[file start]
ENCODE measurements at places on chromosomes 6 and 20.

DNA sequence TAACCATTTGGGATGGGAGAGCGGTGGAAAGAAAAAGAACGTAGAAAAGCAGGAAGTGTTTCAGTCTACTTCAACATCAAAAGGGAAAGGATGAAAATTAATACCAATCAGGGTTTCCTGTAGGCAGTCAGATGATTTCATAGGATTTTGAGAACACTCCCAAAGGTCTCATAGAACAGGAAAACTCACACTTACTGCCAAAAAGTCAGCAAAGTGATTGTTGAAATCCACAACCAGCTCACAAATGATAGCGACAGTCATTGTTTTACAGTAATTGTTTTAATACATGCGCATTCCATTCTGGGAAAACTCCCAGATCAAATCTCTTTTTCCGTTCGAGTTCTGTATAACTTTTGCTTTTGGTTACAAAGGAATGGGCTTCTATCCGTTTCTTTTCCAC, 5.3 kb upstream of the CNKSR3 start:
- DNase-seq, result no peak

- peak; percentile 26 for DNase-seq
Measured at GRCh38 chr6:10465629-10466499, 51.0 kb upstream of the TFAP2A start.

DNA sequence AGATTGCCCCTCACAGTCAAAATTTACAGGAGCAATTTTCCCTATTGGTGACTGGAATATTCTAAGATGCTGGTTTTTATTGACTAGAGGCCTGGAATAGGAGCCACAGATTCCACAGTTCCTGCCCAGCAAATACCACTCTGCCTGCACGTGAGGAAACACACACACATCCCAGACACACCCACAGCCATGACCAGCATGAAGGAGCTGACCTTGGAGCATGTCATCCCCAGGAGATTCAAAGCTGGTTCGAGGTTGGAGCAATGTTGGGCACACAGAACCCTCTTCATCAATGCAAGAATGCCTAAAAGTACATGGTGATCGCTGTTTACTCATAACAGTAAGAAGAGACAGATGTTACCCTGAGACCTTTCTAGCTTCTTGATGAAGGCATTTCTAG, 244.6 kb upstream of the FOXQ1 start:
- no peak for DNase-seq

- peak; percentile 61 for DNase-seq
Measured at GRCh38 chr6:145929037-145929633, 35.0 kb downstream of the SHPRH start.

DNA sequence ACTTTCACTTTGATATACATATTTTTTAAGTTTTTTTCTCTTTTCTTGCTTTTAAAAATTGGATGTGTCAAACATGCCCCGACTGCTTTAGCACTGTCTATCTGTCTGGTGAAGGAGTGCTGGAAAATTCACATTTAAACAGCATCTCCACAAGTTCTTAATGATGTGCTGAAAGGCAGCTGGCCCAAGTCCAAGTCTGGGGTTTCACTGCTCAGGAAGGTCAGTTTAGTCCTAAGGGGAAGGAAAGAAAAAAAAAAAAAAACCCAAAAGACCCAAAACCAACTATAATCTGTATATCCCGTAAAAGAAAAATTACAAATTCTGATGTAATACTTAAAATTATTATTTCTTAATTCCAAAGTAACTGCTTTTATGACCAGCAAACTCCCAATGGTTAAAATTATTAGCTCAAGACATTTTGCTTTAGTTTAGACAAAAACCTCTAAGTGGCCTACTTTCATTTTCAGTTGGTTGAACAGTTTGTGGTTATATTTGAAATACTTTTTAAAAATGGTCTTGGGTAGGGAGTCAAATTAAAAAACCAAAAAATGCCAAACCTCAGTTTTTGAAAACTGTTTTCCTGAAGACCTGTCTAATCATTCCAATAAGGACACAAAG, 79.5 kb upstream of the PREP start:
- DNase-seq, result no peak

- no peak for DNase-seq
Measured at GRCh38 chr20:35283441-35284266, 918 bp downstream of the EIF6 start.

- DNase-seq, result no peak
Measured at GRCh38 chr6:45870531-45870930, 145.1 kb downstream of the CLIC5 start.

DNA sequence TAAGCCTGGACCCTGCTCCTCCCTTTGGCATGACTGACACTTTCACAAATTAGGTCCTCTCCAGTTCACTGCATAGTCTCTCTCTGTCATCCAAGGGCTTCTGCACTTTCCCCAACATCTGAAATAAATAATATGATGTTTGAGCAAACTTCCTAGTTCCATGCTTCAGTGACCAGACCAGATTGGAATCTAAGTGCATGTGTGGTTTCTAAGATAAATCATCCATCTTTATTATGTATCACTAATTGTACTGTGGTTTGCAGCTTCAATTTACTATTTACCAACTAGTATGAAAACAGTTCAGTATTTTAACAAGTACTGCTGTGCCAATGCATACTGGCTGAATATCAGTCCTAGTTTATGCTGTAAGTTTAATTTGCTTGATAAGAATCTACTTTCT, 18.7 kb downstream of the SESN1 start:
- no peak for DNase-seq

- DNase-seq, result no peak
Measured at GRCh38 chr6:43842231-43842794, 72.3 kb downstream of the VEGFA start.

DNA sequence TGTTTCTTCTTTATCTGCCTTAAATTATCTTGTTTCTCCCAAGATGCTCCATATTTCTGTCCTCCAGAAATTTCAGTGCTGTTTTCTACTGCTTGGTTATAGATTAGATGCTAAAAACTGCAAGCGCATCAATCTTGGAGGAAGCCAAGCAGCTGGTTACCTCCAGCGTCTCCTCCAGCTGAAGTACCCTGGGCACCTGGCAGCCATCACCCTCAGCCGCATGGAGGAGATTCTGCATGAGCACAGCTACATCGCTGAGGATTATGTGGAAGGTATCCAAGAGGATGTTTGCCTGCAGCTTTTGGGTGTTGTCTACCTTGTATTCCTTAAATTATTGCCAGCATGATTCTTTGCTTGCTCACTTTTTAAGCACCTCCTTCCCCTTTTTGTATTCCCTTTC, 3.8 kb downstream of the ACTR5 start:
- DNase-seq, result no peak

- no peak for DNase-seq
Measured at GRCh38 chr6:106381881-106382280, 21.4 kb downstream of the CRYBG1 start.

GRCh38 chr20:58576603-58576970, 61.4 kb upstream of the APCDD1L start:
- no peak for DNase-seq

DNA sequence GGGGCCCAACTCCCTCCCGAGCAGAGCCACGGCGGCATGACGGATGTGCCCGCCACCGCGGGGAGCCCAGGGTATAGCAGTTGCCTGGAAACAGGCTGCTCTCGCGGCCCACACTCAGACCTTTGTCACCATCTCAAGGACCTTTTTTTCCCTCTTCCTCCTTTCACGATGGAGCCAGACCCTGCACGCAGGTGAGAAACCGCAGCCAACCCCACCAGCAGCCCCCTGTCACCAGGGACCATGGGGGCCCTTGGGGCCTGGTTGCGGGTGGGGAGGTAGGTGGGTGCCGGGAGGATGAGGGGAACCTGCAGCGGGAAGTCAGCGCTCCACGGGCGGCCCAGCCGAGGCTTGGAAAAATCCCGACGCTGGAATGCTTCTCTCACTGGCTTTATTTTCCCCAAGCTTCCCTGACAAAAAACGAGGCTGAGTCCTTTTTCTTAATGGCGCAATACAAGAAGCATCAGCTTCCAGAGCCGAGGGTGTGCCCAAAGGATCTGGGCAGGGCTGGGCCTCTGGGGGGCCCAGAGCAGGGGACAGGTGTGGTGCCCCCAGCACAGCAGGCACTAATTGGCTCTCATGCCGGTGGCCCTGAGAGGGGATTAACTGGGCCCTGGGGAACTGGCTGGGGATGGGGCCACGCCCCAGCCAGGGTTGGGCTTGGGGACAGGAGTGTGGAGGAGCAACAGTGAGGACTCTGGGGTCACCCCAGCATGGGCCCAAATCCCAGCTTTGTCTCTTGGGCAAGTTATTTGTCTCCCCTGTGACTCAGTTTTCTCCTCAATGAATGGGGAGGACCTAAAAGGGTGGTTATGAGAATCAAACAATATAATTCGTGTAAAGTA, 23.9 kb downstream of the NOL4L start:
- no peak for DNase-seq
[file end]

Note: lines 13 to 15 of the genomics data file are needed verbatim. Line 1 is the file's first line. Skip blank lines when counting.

Measured at GRCh38 chr20:35283441-35284266, 918 bp downstream of the EIF6 start.

- DNase-seq, result no peak
Measured at GRCh38 chr6:45870531-45870930, 145.1 kb downstream of the CLIC5 start.